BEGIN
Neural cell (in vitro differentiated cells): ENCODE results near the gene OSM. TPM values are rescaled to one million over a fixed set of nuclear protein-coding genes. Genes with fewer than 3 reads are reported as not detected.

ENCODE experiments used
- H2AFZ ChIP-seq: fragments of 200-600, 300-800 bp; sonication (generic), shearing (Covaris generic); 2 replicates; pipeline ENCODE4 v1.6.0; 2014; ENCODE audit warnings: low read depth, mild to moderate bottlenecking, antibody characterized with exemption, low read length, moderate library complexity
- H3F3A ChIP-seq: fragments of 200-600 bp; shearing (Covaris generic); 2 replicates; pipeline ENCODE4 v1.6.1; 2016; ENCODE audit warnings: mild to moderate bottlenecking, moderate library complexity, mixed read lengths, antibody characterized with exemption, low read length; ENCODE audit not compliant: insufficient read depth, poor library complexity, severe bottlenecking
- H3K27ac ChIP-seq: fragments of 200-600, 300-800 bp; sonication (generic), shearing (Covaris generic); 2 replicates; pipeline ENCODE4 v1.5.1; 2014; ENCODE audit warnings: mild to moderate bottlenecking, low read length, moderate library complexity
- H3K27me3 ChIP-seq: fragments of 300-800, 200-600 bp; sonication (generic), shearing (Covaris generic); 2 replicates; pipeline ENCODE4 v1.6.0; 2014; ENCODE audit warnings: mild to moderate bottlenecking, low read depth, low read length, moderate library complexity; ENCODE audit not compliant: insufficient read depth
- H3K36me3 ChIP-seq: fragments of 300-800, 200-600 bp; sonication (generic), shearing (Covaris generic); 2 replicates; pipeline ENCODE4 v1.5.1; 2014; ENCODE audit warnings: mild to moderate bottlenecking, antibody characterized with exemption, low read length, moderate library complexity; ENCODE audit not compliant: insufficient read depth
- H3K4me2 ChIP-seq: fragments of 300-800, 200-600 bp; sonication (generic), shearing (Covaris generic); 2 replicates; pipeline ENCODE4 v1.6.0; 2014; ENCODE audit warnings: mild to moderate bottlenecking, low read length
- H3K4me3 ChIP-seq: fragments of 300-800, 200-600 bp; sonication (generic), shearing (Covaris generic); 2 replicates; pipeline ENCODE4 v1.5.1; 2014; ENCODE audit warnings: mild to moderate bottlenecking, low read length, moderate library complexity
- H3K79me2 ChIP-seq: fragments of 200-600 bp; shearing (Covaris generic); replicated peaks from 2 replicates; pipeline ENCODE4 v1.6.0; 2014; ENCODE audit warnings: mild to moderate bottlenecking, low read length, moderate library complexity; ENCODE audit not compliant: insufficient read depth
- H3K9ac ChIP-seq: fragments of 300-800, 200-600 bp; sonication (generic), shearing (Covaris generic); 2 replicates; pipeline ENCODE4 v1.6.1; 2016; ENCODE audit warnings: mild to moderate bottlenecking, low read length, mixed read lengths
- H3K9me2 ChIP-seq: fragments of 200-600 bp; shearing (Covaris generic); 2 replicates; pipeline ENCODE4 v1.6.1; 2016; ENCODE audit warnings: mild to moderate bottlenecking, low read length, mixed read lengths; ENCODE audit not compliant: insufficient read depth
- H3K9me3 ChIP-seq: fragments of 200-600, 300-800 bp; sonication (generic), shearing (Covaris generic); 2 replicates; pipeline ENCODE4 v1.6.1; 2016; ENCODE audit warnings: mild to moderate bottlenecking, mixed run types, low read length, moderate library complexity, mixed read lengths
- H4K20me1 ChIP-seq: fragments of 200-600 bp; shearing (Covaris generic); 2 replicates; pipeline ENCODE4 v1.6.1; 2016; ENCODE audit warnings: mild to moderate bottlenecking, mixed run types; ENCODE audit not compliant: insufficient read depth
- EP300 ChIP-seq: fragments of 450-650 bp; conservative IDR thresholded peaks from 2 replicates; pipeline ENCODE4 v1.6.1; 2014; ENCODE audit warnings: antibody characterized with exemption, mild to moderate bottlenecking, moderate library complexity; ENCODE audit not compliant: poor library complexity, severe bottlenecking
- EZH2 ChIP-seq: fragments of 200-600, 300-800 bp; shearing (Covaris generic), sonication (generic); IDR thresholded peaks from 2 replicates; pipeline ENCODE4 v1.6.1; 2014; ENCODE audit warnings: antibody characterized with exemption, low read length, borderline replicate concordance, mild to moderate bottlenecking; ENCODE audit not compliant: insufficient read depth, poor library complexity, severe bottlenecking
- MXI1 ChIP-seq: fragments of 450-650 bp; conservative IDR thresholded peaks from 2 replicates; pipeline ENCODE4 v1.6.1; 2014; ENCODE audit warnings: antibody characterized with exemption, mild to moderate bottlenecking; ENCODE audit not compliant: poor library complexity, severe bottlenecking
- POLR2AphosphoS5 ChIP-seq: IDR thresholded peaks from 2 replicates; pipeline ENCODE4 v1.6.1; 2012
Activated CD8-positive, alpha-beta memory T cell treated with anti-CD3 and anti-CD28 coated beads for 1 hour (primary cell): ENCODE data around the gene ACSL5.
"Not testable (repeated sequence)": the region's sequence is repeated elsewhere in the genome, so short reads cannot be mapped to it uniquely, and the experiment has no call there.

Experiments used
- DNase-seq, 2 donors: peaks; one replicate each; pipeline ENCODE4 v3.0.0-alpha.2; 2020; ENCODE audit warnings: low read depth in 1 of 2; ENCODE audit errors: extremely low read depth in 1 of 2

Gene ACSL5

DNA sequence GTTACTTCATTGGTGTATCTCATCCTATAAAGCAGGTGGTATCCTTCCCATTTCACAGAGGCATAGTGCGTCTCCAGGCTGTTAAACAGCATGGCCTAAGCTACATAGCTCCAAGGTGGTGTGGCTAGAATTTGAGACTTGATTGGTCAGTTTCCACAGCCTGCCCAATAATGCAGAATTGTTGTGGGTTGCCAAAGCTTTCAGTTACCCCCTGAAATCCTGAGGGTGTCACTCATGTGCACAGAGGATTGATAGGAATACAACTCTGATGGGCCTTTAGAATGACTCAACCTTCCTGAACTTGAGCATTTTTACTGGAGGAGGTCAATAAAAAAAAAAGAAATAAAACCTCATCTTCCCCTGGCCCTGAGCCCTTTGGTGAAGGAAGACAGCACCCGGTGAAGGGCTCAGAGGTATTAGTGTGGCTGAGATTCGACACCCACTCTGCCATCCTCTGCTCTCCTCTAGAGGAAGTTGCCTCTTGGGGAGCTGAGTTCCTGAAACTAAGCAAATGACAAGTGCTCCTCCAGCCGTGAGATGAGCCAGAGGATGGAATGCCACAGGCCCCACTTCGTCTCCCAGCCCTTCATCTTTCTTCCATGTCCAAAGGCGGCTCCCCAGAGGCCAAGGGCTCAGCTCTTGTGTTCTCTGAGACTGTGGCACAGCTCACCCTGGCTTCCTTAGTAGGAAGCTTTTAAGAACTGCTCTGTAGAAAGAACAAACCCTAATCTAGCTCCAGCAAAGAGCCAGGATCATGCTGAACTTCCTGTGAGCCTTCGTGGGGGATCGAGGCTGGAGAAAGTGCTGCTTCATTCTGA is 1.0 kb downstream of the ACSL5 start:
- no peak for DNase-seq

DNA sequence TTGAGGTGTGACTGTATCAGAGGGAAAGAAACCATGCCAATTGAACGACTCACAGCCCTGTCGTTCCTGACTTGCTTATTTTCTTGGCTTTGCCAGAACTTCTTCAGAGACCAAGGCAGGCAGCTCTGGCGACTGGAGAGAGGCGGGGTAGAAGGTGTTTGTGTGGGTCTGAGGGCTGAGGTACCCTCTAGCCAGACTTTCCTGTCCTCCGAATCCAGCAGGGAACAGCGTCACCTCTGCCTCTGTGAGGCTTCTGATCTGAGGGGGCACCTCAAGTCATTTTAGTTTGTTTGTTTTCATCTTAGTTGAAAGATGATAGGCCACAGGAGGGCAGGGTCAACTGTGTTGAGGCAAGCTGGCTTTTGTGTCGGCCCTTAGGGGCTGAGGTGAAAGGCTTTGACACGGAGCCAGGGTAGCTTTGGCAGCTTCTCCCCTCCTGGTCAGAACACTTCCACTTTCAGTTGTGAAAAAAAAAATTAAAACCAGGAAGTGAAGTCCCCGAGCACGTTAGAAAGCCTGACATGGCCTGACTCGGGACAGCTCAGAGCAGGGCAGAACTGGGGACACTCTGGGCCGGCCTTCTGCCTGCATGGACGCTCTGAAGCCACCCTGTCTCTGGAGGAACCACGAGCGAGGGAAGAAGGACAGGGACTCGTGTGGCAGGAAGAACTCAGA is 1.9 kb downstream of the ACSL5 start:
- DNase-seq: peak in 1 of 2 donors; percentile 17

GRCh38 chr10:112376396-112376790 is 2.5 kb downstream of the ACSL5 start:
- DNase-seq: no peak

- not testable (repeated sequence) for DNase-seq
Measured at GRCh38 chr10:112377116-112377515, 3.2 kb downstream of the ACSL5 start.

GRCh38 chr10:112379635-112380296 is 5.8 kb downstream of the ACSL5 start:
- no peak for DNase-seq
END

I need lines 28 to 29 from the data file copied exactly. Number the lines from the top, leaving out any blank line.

GRCh38 chr10:112376396-112376790 is 2.5 kb downstream of the ACSL5 start:
- DNase-seq: no peak